Creating a CV should have around six sections. However, there are a number of optional sections that some don’t include. One such section is that of hobbies and interests. Many people don’t include it purely because they don’t know if they should or if it’s relevant. Others may struggle to nail down what their hobbies actually are.
However, providing your hobbies and interests on your CV can give hiring managers a greater insight into your personality and who you are. Hiring managers are trained to be nosy, so providing them with more information about you will make them want to meet you.
Listing your qualifications and work experience will help the employers understand your capability as a worker, while your hobbies and interests have a number of benefits on their own.
First of all, it will allow your CV to stand out among others. You may have the same qualifications and skillset as other candidates and your hobbies may be just the thing to put you ahead. It will help your CV to seem more individual.
Depending on your hobbies and interests, listing them may help you to demonstrate skills relevant to the role. Your interests may assist you in the job. For example, if you’re interested in history, this may help you as a company archivist.
You will be able to show you are voluntary and community focused through these interests. For example, you may have used your interest in sports to teach children how to play. This will help you impress the employer and you will show that you’re a good person to hire.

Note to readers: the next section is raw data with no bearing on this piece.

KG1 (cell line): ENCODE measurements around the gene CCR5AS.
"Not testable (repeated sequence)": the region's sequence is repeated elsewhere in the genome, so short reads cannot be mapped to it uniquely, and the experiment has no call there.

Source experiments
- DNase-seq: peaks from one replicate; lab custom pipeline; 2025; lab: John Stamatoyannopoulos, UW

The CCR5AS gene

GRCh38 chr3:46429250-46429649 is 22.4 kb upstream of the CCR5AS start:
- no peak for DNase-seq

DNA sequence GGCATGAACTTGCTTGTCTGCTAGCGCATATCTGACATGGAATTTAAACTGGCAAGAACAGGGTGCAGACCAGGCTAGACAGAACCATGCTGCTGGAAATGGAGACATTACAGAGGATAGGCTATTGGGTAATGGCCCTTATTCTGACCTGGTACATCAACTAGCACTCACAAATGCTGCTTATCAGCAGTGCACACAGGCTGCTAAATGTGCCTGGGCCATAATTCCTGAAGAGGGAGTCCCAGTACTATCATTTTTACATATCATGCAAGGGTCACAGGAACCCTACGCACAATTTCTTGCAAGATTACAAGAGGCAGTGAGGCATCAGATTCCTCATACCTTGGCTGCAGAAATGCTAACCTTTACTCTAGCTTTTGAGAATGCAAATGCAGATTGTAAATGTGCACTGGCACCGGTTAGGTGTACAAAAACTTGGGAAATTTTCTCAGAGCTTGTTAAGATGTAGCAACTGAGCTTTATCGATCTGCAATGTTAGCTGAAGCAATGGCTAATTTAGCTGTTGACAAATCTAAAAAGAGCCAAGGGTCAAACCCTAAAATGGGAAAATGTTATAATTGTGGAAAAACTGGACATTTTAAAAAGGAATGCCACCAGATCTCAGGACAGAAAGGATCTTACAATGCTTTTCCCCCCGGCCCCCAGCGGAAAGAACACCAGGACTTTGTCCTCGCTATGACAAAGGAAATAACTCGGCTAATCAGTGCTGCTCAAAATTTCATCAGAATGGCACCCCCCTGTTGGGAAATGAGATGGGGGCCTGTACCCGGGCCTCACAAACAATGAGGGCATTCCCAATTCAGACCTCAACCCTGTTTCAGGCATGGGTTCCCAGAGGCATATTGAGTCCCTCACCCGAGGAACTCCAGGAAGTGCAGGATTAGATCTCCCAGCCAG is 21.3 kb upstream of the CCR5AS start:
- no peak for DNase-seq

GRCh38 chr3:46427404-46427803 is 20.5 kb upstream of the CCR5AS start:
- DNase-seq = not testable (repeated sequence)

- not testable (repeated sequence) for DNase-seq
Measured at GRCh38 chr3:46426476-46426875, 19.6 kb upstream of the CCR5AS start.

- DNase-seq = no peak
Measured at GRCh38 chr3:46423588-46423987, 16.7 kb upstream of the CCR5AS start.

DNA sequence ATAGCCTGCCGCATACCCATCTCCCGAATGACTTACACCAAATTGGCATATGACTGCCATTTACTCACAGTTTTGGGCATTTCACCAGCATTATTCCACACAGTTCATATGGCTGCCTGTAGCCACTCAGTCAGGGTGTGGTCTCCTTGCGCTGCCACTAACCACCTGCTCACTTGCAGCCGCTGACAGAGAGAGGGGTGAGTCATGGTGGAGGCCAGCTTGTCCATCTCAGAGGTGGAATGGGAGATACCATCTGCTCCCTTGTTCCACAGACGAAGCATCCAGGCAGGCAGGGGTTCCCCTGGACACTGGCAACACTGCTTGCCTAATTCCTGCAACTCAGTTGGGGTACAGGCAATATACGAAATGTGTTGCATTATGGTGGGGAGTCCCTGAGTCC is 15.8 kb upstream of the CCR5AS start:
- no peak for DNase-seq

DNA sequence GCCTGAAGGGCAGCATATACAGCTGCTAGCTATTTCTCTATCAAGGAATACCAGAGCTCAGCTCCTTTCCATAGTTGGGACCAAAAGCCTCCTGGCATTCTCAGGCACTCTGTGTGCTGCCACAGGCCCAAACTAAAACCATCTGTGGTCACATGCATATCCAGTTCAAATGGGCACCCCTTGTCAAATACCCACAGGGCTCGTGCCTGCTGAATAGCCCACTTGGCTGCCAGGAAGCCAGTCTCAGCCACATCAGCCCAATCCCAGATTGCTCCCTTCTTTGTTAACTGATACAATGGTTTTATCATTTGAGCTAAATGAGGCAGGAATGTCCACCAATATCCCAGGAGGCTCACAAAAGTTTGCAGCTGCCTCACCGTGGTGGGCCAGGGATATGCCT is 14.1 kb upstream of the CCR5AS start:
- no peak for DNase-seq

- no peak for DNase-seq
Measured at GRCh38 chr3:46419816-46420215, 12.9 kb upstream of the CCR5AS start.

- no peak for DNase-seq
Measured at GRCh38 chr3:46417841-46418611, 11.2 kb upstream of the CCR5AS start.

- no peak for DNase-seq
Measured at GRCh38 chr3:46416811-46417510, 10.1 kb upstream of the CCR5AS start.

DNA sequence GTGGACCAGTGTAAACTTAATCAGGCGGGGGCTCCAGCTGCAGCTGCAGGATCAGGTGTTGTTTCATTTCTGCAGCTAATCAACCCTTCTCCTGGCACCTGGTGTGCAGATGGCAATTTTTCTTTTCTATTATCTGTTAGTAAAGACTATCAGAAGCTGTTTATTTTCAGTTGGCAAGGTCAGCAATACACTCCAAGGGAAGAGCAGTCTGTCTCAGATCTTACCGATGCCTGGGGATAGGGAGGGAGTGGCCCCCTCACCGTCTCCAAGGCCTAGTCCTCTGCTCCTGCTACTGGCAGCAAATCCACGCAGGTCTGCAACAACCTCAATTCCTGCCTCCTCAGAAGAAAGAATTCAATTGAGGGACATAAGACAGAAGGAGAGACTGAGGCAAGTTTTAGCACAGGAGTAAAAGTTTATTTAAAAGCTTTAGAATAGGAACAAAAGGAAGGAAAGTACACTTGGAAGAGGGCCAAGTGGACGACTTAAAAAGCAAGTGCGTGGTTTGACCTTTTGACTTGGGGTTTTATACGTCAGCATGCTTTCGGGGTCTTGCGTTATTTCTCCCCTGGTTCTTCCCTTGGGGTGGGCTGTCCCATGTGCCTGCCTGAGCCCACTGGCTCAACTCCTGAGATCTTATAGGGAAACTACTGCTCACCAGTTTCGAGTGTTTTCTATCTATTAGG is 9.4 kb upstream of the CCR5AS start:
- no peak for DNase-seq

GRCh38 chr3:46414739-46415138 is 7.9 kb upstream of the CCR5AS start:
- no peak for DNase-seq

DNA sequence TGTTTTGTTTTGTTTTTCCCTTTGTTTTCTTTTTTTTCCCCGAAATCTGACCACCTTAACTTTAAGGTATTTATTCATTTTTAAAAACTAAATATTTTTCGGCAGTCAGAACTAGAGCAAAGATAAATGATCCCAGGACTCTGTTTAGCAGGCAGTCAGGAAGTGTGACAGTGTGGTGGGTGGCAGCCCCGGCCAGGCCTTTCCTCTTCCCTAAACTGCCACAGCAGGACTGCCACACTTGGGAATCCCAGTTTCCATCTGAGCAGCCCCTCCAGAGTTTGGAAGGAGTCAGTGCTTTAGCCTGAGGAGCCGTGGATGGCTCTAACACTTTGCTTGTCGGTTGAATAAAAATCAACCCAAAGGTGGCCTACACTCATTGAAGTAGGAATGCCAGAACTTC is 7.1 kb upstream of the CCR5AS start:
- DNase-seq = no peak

If nothing else, listing your hobbies on your CV will give you something else to talk about in your interview. This, again, will help you stand out among others and will give you more of an edge as a candidate.
This all being said, hobbies and interests on a CV is an incredibly subjective area. Some employers see it as an essential part of an application. This is because it can give them a better understanding of you as a candidate.
However, others may not see it this way. Some will only consider your hobbies if they are having trouble deciding between two or so candidates. As well as this, company culture could come into play and they may want to see if you’re the right fit.
Generally speaking, most employers will only be looking for your hobbies if they’re relevant to the job advertised. As well as this, they may only consider them if you’ve ticked all of the other boxes.
If you decide to include hobbies and interests in your CV, do not let them take precedence over other elements such as work experience, education or skills. The best place for them is at the end of your CV.
In terms of what hobbies are best to include, you may not always have one relevant to the role you’re applying for. Regardless of this, they may just be able to demonstrate what you’re capable of and what skills could be transformed into workforce tasks.
If you don’t have a hobby that you think is interesting, it could be best to leave it out. For example, going to the cinema will very rarely add to your application and may make it seem cliché. It’s better to not include them than to include them for the sake of it.